Picasso Goes to Work
Lean times have pushed the Minneapolis Institute of Arts to become more enterprising. You may never think of museums the same way again.
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Of course, the MIA will need more than micro-loans. So this year, Feldman rolled out a strategic plan with several new initiatives for boosting revenue and attendance, including one called Museum Inc. It’s a catchy way of suggesting the museum is open for business and ready to goose its earned revenue, or the money it brings in through its own enterprise: ticket sales, merchandise, food and drink. Right now, that revenue hovers around 5 percent of total income, a pittance compared to other arts organizations. Some national studies peg dance companies at the low end with an average of 30 percent, and theaters at the high end with 50 to 60 percent (this is true of many Twin Cities theaters, such as the Guthrie and Park Square). Feldman would be glad to get to 20 percent.
The MIA has already begun charging for once-free parking and contracted a wedding planner to tap into that lucrative market. Moreover, it has hired Hunter Palmer Wright as its venture innovation director. Wright worked at the Philip Johnson Glass House in Connecticut and the Museum of Modern Art in New York before relocating to Minneapolis earlier this year. She says the first step is for the MIA to move away from what she calls “apologetic amenities”—the Monet tote bag and puny cinnamon roll we have come to expect from museums. “We want audience members not only seeing the best art but also having the best coffee and retail experience, starting with the lobby and extending across the whole museum,” she says. The MIA has already given its gift shop a makeover, culling tired offerings and introducing artisan jewelry from around the world. New food and beverage partnerships are in the works.
Wright invokes Manhattan’s Ace Hotel as a model of what a museum could be: not work, not home, but a separate “third space” for socializing. The Ace’s lobby offers coffee by Portland-based Stumptown and two gift shops, one of which is run by the hip boutique Opening Ceremony. It’s packed with laptop-tapping visitors who are not staying at the hotel. This welcoming, neighbor-friendly space is the goal, Wright says: “We really want to enhance the whole neighborhood.”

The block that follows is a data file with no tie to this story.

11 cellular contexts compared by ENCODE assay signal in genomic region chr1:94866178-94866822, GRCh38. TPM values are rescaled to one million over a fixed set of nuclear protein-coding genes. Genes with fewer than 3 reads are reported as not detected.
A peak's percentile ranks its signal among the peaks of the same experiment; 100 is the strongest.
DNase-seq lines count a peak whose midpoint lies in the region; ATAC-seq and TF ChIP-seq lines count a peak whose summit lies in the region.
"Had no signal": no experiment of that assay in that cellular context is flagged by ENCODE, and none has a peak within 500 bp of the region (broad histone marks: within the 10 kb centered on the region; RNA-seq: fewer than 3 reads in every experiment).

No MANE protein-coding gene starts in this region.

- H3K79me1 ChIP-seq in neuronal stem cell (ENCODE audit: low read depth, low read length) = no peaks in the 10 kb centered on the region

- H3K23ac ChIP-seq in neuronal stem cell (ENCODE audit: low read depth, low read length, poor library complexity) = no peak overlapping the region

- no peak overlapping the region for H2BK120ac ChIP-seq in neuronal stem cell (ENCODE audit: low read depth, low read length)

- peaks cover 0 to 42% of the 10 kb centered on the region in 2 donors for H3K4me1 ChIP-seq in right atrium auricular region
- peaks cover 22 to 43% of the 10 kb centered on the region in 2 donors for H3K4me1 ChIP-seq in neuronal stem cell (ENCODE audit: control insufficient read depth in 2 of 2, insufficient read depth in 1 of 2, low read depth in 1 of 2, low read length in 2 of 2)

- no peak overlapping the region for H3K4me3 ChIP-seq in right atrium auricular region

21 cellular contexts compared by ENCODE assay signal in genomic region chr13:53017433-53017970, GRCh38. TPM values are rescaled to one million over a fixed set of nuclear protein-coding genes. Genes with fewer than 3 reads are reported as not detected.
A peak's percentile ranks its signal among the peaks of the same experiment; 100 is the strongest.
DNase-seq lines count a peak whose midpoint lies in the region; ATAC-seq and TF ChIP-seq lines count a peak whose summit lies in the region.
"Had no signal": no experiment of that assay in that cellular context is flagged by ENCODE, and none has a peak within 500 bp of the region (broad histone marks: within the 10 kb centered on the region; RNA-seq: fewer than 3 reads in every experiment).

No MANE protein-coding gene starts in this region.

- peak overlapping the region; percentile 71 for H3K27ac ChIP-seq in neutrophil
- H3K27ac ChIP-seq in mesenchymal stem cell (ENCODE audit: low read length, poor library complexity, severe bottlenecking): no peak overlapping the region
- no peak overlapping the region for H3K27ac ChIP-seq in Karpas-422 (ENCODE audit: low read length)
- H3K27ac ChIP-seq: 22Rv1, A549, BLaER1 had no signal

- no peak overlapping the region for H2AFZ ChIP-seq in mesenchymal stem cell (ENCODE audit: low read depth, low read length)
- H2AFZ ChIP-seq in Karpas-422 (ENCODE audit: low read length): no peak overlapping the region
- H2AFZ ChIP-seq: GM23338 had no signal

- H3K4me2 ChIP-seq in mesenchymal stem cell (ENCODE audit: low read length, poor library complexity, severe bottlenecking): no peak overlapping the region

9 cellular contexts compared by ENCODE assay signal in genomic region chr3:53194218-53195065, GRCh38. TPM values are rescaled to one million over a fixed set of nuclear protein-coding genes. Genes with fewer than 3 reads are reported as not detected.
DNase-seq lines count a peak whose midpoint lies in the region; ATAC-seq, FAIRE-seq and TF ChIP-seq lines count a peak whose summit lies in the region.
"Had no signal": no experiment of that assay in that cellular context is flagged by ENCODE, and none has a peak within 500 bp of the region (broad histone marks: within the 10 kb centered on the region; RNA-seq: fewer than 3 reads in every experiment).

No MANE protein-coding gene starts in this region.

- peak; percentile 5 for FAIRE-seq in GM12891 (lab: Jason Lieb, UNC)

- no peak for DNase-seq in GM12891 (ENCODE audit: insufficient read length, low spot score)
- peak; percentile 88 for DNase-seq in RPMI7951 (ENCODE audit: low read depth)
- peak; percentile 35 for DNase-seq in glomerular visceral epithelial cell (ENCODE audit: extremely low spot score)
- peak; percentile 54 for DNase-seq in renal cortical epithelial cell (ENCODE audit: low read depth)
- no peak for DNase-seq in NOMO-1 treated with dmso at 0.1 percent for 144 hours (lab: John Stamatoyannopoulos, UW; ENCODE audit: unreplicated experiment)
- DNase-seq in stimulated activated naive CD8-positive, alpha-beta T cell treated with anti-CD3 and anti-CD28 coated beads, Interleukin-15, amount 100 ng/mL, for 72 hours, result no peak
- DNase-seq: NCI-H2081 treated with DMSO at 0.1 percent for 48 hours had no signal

The department of audience engagement at the MIA was known until this year as “external affairs,” which could be taken to mean that the public is something to be handled with latex gloves. Reconfigured, the department now aims to actively invite the audience into the world of art, to be a conduit for conversation rather than a platform for dispensing wisdom. Feldman believes many people still want museums to be sources of authority, but they also want to contribute their own experience and insight. In fact, younger museumgoers—millenials—are arguably the most educated generation yet, and they want to give as well as take.
Hill, of the Grown-Up Field Trip, is brimming with ideas for fomenting that back-and-forth. Last year at the Walker Art Center, she initiated the Internet Cat Video Festival, a surprise hit that drew 10,000 people and sparked copycat festivals across the nation. Earlier this year, the MIA hosted a Tudor Keg Party to complement its exhibit on Shakespeare-era dining. In the works: a Bike Night, with valet bike parking, and a Dog Day when pets will be invited to the museum.
To further appeal to the elusive millennials, some at the MIA have suggested piping music into the galleries, as younger generations are accustomed to background noise. Social media is ramping up: the Field Trip was promoted entirely through Twitter and Facebook. Following the museum’s after-hours Third Thursday events, Emma Bauer, a recent University of Minnesota graduate who now works in audience engagement, scours Instagram for posts tagged “MIA”—and responds to each one.
It’s a delicate proposition, blending high and low to bring in new audiences; reaching out to the iPod generation while remaining recognizable to the hi-fi set. “Traditionalists might say we’re ‘dumbing down’ the museum,” Feldman notes. “But we are deeply committed to inquiry. For 50 years, museums have engaged audiences through education departments; we now believe all departments are education departments.”
Bauer, the youngest staffer at the MIA, says that in the midst of her social-media juggling she sometimes takes her breaks in the galleries. “In the middle of all my tweeting and scheduling, I’ll go into the galleries and take in art—slowly,” she says. “It’s refreshing.” This is, of course, what the museum ultimately hopes for its new audiences—when they’re not sipping gourmet coffee, listening to bands, or drinking Tudor beer.
Jessica Nordell is a freelance writer whose work has appeared in the New York Times, Slate, and Salon.